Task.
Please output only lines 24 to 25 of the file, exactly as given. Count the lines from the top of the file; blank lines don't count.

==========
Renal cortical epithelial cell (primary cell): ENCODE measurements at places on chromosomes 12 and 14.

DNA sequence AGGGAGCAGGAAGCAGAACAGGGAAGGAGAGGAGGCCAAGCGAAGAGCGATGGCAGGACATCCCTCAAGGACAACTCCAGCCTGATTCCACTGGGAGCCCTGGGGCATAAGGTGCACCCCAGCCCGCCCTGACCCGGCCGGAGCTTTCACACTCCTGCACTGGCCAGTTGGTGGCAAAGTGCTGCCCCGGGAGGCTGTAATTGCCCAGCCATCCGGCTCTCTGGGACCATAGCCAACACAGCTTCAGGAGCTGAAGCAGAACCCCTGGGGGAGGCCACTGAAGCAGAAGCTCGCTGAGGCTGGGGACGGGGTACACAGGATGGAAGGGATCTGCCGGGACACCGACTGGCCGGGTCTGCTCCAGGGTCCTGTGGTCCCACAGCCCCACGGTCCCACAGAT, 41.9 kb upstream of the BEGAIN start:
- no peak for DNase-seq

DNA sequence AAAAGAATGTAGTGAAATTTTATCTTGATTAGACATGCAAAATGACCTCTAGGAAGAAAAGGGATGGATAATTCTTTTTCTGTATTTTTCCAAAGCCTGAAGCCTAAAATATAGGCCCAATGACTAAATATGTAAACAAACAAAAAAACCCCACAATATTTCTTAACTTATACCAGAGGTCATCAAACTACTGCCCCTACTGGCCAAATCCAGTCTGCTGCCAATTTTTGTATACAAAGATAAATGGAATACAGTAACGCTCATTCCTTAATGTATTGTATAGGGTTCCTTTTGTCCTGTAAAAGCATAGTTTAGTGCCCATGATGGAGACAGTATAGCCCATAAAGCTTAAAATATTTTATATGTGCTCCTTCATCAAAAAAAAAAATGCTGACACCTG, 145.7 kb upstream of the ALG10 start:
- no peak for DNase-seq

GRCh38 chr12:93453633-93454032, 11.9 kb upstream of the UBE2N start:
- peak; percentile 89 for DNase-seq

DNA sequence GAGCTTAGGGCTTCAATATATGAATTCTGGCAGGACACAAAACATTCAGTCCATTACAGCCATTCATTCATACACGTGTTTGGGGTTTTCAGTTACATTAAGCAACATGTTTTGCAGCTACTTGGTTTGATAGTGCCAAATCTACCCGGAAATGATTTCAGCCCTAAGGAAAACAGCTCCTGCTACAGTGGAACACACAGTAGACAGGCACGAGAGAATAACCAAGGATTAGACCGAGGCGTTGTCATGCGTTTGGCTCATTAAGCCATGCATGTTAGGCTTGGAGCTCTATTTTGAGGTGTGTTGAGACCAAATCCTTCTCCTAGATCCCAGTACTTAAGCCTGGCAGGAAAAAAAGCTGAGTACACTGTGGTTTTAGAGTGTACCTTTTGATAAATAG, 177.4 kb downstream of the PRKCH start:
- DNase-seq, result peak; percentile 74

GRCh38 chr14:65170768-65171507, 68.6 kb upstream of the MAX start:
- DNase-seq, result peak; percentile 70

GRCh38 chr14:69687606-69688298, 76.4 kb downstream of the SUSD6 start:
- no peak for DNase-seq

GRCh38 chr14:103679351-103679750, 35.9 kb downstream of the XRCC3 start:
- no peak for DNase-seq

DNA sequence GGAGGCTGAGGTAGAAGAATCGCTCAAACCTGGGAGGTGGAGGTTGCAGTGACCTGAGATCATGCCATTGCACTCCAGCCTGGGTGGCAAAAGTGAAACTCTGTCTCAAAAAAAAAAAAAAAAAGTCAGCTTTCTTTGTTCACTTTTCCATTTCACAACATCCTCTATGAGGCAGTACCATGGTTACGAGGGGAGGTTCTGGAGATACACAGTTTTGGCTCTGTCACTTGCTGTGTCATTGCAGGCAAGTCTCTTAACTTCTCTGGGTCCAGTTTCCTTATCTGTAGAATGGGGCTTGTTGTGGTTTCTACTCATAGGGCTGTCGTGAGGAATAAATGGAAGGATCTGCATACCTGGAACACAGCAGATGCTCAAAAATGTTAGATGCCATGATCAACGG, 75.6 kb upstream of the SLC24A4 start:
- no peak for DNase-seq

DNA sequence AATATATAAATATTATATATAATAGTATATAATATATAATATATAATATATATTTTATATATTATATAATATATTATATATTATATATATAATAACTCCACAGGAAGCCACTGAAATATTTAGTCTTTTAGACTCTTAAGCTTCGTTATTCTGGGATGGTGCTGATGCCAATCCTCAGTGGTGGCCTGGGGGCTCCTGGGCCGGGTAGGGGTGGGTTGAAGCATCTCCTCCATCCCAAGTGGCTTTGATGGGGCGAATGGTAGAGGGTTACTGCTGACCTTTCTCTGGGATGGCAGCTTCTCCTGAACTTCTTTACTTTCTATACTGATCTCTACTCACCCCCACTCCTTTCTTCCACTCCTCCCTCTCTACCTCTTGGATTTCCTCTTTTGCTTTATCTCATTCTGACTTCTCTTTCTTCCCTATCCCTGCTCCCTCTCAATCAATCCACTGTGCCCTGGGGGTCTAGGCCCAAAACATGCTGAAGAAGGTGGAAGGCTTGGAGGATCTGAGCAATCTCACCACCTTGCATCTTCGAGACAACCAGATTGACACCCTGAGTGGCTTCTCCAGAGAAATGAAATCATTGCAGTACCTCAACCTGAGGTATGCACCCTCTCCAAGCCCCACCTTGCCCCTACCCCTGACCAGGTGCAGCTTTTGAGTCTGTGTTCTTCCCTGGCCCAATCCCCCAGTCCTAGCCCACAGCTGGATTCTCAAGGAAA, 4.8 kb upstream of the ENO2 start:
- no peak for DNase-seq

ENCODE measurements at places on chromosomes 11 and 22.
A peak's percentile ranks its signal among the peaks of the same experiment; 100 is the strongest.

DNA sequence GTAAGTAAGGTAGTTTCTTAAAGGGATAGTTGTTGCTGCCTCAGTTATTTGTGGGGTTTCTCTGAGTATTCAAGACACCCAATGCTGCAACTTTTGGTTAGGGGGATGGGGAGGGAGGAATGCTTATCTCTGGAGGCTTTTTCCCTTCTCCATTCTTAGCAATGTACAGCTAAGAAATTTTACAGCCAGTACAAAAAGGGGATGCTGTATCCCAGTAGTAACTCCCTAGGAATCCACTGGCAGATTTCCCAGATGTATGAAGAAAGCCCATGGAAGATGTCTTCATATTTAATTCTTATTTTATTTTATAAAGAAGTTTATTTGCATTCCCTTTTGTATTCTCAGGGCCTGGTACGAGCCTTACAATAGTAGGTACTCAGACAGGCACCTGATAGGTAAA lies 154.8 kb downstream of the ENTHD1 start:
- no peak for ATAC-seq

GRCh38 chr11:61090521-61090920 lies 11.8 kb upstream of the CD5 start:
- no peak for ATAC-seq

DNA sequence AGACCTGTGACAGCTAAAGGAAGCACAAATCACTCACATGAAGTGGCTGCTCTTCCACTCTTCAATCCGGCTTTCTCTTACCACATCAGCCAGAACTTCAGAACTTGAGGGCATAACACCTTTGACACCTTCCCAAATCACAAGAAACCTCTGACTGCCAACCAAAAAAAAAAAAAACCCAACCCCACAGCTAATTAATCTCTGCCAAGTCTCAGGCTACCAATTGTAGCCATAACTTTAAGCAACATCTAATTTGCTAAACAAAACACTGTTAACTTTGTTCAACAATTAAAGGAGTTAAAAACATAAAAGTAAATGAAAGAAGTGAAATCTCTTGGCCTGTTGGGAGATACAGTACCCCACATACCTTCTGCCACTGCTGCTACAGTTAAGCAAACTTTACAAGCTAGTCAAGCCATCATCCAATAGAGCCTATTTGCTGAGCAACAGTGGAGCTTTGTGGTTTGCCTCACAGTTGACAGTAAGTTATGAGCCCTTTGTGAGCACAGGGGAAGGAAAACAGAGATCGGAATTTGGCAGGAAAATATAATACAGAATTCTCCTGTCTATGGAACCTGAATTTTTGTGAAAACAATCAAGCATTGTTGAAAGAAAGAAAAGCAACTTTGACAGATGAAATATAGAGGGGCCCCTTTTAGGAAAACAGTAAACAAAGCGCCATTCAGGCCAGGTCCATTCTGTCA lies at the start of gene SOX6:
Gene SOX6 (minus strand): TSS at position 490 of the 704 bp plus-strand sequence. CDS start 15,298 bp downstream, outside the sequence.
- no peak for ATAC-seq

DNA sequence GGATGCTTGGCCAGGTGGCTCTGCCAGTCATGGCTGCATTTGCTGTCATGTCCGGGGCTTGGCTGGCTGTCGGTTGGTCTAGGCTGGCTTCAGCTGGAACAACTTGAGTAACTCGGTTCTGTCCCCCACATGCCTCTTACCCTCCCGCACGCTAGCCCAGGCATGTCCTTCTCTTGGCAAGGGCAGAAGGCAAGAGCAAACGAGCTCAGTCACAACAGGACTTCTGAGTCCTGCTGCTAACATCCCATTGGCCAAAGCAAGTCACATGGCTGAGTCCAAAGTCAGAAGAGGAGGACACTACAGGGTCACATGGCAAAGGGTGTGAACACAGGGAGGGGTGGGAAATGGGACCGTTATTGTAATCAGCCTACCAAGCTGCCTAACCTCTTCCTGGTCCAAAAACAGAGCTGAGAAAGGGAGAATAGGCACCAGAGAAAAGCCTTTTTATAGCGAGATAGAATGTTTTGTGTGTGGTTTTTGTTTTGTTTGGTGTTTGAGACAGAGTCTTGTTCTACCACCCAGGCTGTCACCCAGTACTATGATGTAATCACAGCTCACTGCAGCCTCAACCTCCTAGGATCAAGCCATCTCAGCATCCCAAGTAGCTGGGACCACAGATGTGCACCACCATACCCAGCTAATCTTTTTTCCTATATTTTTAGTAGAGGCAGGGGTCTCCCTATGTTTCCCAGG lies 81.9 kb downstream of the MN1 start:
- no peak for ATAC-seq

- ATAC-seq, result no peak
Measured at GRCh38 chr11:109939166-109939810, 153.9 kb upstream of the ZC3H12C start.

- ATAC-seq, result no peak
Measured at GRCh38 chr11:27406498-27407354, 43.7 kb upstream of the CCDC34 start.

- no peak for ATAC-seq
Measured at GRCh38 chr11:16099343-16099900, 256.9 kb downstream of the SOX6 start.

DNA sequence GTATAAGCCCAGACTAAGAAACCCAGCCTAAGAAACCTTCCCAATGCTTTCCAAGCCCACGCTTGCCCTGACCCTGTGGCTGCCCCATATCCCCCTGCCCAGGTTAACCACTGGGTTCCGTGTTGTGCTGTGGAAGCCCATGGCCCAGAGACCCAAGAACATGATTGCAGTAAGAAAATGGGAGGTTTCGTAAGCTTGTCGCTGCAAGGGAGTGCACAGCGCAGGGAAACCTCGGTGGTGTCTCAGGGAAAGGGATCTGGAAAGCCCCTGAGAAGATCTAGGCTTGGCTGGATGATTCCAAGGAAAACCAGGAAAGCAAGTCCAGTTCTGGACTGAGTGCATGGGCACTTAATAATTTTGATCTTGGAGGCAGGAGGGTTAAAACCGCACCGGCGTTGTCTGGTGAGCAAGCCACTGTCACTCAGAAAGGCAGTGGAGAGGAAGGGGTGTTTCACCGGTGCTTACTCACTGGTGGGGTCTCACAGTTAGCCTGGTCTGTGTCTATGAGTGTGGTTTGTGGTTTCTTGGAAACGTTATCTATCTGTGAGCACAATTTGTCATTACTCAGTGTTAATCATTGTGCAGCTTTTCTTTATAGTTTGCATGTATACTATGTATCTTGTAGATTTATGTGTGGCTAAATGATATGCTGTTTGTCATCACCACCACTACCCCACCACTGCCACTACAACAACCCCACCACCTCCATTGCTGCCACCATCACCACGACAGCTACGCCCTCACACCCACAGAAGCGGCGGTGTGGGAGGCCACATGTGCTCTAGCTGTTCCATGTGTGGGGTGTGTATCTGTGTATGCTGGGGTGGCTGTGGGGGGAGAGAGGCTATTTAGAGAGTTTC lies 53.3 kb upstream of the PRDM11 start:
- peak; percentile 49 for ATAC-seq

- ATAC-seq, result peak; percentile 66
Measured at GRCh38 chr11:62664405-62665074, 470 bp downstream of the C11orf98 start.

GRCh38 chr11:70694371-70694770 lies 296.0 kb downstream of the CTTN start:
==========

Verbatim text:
GRCh38 chr11:61090521-61090920 lies 11.8 kb upstream of the CD5 start:
- no peak for ATAC-seq